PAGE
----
watching tv or 'sitting' while the child
is sleeping, especially if I'm
slightly terrified of disability.
the idea of 'respite' creates at least three problems:
also gets us into ridiculous negotiations, limits and 'inflexibilities'
that are focused on the wrong issues.
In one state, for example, 'respite'
could only be used to allow the parent(s)
to leave the house. What if what
I need (tonight!) is someone who can
share a great time with my kid while
I pay the month-end bills?
the other hand, in one of the letters in this thread, 'respite' was
defined by the State as something that
could only happen inside the house.
What if what I need is support for my
child to attend Cub Scouts on Thursday
bottom line: parents need to be in a position to say "This is what I
need, this is when I need it", and
make it stick. Hugh LaFavre, in a
in upstate New York, set up a support
for families based on exactly that
premise -- families got what they
needed, as much as they needed, when they
needed it -- and there was virtually no
abuse of the system.
just to stretch our language and everyone else's imagination a bit,
maybe we chould experiment with a
household ban on using the term 'respite'.
It would force us to be more explicit
about what we're after, not only with
the people we engage, but with
ourselves, our children, and the
Let's try it and see what
believe though that the terminology would have to be shifted more
towards something like "shared
caregiving" as opposed to "shared-parenting".
The term parent just carries too many
legal/moral obligations to get that to
Randy. I found myself worrying
about the term 'shared
parenting' for the same reasons -- there
are elements of the parenting role
that are almost never shared with
others. Shared caregiving begins to
another important distinction.
happening here is very interesting. When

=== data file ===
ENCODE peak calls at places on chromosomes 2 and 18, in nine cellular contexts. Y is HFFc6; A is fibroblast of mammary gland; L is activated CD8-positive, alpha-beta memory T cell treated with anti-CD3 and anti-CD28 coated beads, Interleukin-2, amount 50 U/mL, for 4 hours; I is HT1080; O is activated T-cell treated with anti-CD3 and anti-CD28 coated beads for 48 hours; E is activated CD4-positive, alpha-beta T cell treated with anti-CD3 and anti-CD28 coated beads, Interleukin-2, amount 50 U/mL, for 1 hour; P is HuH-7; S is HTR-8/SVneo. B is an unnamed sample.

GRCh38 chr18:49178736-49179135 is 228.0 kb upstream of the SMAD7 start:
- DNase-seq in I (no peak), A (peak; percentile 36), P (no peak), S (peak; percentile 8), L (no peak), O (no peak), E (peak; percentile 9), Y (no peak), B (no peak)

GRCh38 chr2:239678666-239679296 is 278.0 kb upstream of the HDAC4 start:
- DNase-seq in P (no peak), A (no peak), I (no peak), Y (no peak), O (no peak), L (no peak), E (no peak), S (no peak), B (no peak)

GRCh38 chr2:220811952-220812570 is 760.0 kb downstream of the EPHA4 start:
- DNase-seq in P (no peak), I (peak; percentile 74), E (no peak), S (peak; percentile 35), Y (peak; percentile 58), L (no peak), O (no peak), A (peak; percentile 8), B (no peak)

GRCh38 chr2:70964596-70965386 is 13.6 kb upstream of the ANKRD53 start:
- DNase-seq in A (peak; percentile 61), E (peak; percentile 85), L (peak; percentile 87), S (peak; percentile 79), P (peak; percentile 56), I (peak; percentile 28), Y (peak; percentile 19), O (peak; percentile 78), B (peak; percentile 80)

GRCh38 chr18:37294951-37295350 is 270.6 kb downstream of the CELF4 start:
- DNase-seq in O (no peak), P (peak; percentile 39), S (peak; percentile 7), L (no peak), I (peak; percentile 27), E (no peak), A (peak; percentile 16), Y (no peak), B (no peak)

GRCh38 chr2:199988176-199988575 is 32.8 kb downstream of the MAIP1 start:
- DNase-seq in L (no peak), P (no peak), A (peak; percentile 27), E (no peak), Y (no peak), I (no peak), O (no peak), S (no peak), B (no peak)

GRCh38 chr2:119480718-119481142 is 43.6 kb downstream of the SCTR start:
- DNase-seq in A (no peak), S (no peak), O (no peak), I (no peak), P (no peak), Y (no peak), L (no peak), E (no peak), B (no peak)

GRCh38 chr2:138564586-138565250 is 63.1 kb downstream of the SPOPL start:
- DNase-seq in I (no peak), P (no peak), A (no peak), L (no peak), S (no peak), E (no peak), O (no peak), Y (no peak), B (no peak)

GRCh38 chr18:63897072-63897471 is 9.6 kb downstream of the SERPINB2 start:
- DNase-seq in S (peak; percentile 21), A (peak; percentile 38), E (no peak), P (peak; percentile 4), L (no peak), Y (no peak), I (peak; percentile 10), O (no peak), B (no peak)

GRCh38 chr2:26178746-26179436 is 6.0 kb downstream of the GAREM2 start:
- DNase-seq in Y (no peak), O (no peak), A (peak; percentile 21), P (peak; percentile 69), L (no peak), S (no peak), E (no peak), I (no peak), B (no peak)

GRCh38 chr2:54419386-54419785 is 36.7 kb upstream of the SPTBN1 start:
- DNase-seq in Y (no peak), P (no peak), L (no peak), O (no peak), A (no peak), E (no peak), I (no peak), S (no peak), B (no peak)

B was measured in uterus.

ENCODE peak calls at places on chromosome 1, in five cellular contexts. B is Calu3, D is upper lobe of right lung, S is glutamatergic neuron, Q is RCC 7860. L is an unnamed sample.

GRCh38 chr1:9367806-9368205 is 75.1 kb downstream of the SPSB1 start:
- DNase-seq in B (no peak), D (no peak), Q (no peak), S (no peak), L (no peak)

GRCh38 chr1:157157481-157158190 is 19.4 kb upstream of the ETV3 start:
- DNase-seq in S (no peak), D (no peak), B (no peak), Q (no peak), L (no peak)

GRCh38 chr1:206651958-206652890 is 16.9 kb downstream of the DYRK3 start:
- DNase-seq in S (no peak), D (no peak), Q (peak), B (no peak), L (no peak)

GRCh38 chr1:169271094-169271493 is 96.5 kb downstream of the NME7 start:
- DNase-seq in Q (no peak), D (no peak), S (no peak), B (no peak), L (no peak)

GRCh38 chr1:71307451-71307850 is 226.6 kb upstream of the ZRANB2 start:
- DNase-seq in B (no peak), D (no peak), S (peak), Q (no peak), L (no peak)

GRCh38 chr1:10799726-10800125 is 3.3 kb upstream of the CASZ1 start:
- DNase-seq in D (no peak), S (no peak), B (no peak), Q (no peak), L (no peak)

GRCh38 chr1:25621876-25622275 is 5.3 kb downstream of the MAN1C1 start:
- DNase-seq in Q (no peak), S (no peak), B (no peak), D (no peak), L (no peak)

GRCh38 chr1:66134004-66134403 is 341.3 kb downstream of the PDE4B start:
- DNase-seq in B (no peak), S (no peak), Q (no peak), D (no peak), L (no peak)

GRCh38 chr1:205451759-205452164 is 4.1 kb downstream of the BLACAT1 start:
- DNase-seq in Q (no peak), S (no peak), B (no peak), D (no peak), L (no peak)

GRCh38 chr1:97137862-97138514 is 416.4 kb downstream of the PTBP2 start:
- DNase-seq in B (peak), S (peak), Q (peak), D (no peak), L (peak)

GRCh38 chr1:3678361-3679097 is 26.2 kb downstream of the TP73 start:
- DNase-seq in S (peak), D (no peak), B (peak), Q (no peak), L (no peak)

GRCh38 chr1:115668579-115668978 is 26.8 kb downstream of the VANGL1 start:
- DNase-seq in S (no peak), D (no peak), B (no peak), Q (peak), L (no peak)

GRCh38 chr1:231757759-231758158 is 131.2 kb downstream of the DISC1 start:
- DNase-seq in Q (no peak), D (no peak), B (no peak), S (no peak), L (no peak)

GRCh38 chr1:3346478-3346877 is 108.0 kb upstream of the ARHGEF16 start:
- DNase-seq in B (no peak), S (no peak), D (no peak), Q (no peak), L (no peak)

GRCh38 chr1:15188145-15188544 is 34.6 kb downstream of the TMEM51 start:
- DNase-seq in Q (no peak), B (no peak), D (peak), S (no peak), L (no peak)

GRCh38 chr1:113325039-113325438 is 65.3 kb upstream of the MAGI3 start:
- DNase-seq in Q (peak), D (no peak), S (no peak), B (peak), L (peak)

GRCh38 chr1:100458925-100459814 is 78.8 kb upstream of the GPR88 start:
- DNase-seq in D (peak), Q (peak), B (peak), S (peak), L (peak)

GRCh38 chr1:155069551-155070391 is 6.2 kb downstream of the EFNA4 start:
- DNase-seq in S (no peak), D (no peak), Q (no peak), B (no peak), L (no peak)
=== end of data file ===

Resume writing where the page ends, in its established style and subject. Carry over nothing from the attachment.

we take the lid off of a
term which we use out of habit more than
anything else, we begin to
collectively discover and share our own
more thought... In some cases, shared parenting is exactly what's
There are many cultural traditions that support this (extended
family patterns, especially among First
Nations people in Canada and the
US), and a couple of interesting service
patterns, notably Nancy Roseneau's
'associate family' program running out
of the Macomb-Oakland Regional Center in Michigan.
Although here again, the ultimate legal/custodial
responsibilities remain with the family
the Nisga'a communities in northern BC, there are very complex, highly
articulated patterns of sharing the
care, nurturing, and moral education of
children. It's described as a system of 'traditional caregiving' that
along extended family, house and clan
I was raising young kids, I was once told by a Cree teacher that before
the Europeans replaced the traditional
roles with western institutions, "the
parents' job was to love the children,
the uncles would discipline the
children, and the grandparents would
teach the children". We had
moved to Canada, leaving any remnants of
our extended families on both
coasts of the US.
Now that I understand this better, I realize what a great
loss this was, both to our kids and to
us as parents.
for children with disabilities raises the stakes even higher.
© 2003 David and Faye Wetherow ! CommunityWorks